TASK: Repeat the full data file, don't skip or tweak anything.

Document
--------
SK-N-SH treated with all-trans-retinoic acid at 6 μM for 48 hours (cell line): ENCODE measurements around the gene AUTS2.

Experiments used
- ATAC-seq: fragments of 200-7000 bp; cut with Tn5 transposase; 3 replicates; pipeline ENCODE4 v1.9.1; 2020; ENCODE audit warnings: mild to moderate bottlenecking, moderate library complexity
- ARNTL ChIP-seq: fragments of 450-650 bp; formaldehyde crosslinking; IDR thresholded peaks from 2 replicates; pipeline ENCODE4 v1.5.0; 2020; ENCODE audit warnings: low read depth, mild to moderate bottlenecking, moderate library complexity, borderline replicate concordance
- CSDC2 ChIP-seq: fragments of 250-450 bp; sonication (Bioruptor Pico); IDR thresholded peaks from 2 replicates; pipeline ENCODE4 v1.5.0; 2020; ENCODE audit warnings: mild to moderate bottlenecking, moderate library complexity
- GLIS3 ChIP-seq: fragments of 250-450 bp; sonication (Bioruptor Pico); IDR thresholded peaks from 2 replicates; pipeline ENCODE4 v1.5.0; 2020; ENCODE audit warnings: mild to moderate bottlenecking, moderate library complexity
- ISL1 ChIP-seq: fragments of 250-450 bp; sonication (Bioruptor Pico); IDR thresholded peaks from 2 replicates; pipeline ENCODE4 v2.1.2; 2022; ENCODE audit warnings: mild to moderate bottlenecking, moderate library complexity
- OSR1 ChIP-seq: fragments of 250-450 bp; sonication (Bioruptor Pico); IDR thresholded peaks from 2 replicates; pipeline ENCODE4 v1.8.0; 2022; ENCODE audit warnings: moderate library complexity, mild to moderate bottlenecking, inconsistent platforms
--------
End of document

SK-N-SH treated with all-trans-retinoic acid at 6 μM for 48 hours (cell line): ENCODE measurements around the gene AUTS2.

Experiments used
- ATAC-seq: fragments of 200-7000 bp; cut with Tn5 transposase; 3 replicates; pipeline ENCODE4 v1.9.1; 2020; ENCODE audit warnings: mild to moderate bottlenecking, moderate library complexity
- ARNTL ChIP-seq: fragments of 450-650 bp; formaldehyde crosslinking; IDR thresholded peaks from 2 replicates; pipeline ENCODE4 v1.5.0; 2020; ENCODE audit warnings: low read depth, mild to moderate bottlenecking, moderate library complexity, borderline replicate concordance
- CSDC2 ChIP-seq: fragments of 250-450 bp; sonication (Bioruptor Pico); IDR thresholded peaks from 2 replicates; pipeline ENCODE4 v1.5.0; 2020; ENCODE audit warnings: mild to moderate bottlenecking, moderate library complexity
- GLIS3 ChIP-seq: fragments of 250-450 bp; sonication (Bioruptor Pico); IDR thresholded peaks from 2 replicates; pipeline ENCODE4 v1.5.0; 2020; ENCODE audit warnings: mild to moderate bottlenecking, moderate library complexity
- ISL1 ChIP-seq: fragments of 250-450 bp; sonication (Bioruptor Pico); IDR thresholded peaks from 2 replicates; pipeline ENCODE4 v2.1.2; 2022; ENCODE audit warnings: mild to moderate bottlenecking, moderate library complexity
- OSR1 ChIP-seq: fragments of 250-450 bp; sonication (Bioruptor Pico); IDR thresholded peaks from 2 replicates; pipeline ENCODE4 v1.8.0; 2022; ENCODE audit warnings: moderate library complexity, mild to moderate bottlenecking, inconsistent platforms